What is Pay-Per- Click Marketing?
Pay-per-click (PPC) is a method of purchasing targeted advertising space on Internet platforms that takes advantage of organic search terms. Advertisers pay the owners of a web space, such as a search engine results page or a specific webpage, a certain amount of money each time an Internet user clicks on their specific ad. This takes many different forms and has evolved since the technology was first introduced at a 1998 TED conference by Idealab founder Bill Gross.
Search engines like Google and Bing are some of the most prolific providers of PPC space (See also Search Marketing). Instead of placing their ads on specific websites where they believe they will find customers, advertisers enter into deals with search engine platforms. That advertiser’s website appears higher in search engine results, allowing a smaller company to boost their visability in the absense of traditional search engine optimization methods.
For example, a car company that wants to market its 2012 pickup truck could pay Google to insert an advertising link to the car company’s website whenever a user types terms like “pickup truck” and “new truck 2012” into the Google search bar.
Who Uses Pay-Per-Click Marketing?
Today, pay-per-click marketing is commonly used by a variety of businesses and organizations ranging from smaller companies selling goods, to political campaigns hoping to raise awareness about an issues.
Business owners are attracted to pay-per-click marketing because it can be highly effective at a low cost. PPC allows a business to reach people who are likely to already be interested in what the business sells, because many PPC advertisements only appear on websites and search engine results pages that are related to the product.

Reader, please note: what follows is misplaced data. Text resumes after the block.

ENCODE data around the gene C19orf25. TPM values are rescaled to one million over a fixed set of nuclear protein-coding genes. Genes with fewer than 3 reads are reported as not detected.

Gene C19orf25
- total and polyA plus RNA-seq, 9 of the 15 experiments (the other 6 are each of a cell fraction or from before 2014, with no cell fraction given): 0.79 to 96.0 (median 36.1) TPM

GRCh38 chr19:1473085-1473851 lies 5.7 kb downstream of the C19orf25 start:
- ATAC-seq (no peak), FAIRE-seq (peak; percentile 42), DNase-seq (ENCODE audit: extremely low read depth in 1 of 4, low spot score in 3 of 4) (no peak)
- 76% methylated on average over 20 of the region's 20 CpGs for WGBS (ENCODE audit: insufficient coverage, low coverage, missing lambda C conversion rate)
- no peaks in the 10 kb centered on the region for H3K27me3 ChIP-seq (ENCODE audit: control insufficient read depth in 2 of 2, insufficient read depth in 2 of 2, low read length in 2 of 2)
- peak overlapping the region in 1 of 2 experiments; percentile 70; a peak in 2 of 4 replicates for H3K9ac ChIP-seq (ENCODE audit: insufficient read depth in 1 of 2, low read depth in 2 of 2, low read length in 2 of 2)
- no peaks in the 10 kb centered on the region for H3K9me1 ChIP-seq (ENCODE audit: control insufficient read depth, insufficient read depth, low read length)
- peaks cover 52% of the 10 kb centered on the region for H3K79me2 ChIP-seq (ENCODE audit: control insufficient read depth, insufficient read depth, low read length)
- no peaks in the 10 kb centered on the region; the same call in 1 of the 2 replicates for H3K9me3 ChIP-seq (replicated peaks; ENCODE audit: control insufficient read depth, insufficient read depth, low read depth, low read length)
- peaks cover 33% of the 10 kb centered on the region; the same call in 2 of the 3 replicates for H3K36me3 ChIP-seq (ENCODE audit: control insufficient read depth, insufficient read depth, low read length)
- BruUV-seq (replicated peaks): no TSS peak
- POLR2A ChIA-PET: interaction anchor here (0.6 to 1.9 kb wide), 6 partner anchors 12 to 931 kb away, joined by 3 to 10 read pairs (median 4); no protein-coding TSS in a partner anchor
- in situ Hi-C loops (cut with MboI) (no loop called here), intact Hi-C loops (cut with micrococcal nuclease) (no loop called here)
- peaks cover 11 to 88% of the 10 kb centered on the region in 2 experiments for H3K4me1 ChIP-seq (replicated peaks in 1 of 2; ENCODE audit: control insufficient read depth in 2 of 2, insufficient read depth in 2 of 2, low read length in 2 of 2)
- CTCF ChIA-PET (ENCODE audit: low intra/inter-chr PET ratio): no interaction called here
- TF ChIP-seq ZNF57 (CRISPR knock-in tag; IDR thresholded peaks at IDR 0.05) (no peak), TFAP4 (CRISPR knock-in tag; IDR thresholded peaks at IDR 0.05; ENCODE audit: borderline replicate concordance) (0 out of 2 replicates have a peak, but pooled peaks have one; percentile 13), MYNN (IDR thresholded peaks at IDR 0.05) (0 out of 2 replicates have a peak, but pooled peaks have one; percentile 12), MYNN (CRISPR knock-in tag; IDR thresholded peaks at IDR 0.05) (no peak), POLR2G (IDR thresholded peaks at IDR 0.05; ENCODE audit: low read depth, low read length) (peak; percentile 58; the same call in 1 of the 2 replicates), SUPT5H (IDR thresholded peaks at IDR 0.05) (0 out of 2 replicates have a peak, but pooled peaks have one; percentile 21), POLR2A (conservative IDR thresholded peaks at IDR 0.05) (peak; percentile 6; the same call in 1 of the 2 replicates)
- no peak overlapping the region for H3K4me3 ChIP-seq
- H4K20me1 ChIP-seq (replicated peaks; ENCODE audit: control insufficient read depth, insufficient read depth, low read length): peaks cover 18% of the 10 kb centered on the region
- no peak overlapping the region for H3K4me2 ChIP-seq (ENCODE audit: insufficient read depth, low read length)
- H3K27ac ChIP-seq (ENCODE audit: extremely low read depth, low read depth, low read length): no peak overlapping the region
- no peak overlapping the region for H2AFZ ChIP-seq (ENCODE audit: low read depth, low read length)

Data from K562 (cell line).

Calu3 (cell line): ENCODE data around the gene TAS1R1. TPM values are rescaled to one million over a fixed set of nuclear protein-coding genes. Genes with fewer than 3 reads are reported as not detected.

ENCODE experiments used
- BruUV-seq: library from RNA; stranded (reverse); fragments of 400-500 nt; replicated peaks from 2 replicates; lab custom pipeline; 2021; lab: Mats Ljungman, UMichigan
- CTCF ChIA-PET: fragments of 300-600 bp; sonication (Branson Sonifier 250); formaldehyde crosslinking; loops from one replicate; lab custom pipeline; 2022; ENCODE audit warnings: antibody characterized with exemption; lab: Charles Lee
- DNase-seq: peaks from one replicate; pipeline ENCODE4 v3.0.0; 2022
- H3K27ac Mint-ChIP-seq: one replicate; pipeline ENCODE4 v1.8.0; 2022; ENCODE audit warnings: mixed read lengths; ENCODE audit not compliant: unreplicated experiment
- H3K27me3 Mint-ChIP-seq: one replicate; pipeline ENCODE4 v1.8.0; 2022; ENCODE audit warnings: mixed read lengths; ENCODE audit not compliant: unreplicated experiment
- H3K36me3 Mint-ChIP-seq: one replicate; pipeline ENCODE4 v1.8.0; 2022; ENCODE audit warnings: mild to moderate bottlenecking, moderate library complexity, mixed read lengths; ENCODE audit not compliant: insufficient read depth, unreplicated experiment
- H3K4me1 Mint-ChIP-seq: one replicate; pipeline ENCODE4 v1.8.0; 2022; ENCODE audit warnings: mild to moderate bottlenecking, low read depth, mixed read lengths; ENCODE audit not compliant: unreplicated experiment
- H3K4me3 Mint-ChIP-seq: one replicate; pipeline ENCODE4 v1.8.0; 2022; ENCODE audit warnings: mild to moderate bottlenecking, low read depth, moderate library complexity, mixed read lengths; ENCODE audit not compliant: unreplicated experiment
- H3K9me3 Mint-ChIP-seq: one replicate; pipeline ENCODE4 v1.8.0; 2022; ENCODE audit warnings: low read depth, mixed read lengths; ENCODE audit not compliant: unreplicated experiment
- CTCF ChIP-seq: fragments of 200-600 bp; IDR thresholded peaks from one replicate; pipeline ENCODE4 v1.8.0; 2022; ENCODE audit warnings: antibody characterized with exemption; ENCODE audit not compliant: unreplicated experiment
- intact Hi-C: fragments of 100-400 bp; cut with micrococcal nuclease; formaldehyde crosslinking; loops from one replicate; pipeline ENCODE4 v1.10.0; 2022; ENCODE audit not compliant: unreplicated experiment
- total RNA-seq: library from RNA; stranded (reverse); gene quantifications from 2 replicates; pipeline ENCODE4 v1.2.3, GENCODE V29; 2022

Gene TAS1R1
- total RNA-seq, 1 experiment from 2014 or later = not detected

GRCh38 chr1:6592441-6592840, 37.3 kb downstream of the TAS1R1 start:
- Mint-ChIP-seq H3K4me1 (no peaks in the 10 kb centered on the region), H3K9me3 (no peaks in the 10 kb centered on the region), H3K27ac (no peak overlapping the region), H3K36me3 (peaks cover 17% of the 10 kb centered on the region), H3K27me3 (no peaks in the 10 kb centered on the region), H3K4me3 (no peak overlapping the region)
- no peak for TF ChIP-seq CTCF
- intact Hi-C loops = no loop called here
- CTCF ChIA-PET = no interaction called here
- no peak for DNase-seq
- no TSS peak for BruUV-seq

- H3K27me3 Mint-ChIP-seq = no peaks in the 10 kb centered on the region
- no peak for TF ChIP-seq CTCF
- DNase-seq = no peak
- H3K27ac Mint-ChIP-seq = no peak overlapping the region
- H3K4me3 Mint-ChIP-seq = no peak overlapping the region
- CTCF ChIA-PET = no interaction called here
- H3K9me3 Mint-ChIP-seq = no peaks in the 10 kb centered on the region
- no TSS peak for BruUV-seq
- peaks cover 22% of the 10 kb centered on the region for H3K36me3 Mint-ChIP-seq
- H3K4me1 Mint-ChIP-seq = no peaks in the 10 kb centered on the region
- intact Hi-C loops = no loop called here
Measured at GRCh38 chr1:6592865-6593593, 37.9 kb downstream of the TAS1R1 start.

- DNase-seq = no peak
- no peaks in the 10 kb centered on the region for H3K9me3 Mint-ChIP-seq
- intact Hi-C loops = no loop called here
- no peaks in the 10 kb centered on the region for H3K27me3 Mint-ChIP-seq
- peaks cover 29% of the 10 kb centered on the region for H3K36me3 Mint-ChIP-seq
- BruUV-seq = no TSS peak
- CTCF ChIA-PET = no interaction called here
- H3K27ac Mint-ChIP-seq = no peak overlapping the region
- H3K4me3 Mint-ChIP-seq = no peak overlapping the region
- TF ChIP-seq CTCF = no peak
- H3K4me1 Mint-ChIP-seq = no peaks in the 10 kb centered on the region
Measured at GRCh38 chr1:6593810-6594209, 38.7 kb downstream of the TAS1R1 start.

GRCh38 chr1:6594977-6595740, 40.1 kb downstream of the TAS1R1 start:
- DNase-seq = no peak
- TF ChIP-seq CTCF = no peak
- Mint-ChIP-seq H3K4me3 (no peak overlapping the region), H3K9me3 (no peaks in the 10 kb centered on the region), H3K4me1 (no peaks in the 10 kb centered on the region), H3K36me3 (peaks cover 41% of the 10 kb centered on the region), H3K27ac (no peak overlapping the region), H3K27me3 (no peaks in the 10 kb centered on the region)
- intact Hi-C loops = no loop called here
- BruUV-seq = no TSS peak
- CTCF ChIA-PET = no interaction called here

For political campaigns or other awareness-raising efforts, pay-per-click can also be a cost-effective way to reach likely stakeholders. If a campaign to create no-leash areas for dog owners in the city of Denver wanted to use PPC to raise awareness about the issue or even encourage donations, it could use Bing to place an ad link on search results pages generated by keywords about Denver, dogs, and no-leash areas.
Implementing a Pay-Per-Click Campaign
Depending on its structure, a pay-per-click marketing campaign can be a very frugal or a very expensive form of advertising. An organization that has never used PPC before should start with a small campaign on a limited budget, and then expand the scope of the next campaign based on lessons learned from the first foray.
Before signing up with a pay-per-click service and spending any money, an advertiser should identify who the ad will target and where it will be most effective. Marketers usually first use web analytics software to track web traffic, determining the best location for the advertisement (See also Behavioral Marketing).
Because of the pervasiveness of PPC, some services, especially those on major search engines, can be highly competitive. A small, local taco restaurant, for instance, should think twice about getting into a bidding war with Taco Bell over premium pay-per-click ad space on Google.
Pay-per-click ad space in search engines is the most popular in the field. Here’s how much of the market the major search engines of the world each control in August of 2012.
Many modern pay-per-click packages are very flexible, allowing advertisers to set a limited budget for each day, week, or month, as well as allowing advertisers to freeze the service upon request. An advertiser can allot a monthly PPC ad budget of a certain amount, like $600, and then ask the ad space provider to take down the ad once the number of clicks reaches that limit. This is not only a great way to keep simple financial records during the marketing campaign; it is also an excellent way to control just how many people visit the company website. Such control allows for very straightforward analytics and manageable customer interactions.